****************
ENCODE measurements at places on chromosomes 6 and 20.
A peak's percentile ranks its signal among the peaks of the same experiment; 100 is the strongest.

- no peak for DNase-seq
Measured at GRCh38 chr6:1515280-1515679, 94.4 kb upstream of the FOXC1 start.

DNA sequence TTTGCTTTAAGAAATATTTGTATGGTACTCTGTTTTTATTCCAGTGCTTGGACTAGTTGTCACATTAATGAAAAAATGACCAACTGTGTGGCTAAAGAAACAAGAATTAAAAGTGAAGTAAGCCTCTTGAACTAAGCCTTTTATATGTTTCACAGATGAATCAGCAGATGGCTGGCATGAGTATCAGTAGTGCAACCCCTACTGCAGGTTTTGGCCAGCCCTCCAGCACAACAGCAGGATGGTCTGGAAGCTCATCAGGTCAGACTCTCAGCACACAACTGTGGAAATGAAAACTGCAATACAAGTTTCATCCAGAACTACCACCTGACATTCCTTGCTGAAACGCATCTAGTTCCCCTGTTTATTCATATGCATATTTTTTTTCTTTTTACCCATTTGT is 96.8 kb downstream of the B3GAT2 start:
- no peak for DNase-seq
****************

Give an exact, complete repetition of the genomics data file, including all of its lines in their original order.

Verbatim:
ENCODE measurements at places on chromosomes 6 and 20.
A peak's percentile ranks its signal among the peaks of the same experiment; 100 is the strongest.

- no peak for DNase-seq
Measured at GRCh38 chr6:1515280-1515679, 94.4 kb upstream of the FOXC1 start.

DNA sequence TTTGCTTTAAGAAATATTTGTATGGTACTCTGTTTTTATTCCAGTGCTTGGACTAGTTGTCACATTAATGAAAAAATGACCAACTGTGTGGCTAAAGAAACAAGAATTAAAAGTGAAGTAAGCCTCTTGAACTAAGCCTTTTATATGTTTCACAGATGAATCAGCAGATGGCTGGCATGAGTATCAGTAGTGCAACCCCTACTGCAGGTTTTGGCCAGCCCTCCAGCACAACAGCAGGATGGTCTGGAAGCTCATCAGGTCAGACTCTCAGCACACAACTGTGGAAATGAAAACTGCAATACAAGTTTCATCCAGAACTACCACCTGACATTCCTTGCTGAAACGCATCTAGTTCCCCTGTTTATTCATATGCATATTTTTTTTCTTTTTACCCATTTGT is 96.8 kb downstream of the B3GAT2 start:
- no peak for DNase-seq